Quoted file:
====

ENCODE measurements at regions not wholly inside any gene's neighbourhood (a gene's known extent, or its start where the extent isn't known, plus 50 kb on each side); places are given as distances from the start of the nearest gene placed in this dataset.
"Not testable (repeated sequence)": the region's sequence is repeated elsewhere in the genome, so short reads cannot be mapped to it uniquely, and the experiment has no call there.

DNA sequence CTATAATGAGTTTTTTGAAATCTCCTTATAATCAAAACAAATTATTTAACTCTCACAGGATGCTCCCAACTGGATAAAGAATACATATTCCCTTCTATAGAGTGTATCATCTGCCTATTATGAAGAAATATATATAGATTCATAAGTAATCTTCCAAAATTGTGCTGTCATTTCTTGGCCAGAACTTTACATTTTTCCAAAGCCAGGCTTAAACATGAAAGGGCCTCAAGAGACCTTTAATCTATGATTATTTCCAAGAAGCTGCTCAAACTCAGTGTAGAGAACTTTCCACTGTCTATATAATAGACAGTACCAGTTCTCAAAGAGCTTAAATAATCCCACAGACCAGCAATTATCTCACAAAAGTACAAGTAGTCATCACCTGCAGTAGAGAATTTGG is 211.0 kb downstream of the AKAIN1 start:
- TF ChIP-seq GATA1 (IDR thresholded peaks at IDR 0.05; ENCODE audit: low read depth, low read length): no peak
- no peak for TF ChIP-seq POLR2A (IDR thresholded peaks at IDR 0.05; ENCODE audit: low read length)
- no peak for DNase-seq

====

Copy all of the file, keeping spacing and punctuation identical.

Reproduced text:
ENCODE measurements at regions not wholly inside any gene's neighbourhood (a gene's known extent, or its start where the extent isn't known, plus 50 kb on each side); places are given as distances from the start of the nearest gene placed in this dataset.
"Not testable (repeated sequence)": the region's sequence is repeated elsewhere in the genome, so short reads cannot be mapped to it uniquely, and the experiment has no call there.

DNA sequence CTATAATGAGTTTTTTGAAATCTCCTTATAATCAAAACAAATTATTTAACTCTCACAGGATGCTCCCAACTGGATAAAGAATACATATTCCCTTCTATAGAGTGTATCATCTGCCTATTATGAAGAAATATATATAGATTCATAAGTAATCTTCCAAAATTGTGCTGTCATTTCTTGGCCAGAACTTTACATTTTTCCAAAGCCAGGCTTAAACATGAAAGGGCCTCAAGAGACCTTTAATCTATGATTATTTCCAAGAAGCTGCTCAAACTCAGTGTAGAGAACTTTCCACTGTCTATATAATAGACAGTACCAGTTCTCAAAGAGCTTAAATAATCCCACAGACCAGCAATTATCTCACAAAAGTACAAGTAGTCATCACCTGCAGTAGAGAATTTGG is 211.0 kb downstream of the AKAIN1 start:
- TF ChIP-seq GATA1 (IDR thresholded peaks at IDR 0.05; ENCODE audit: low read depth, low read length): no peak
- no peak for TF ChIP-seq POLR2A (IDR thresholded peaks at IDR 0.05; ENCODE audit: low read length)
- no peak for DNase-seq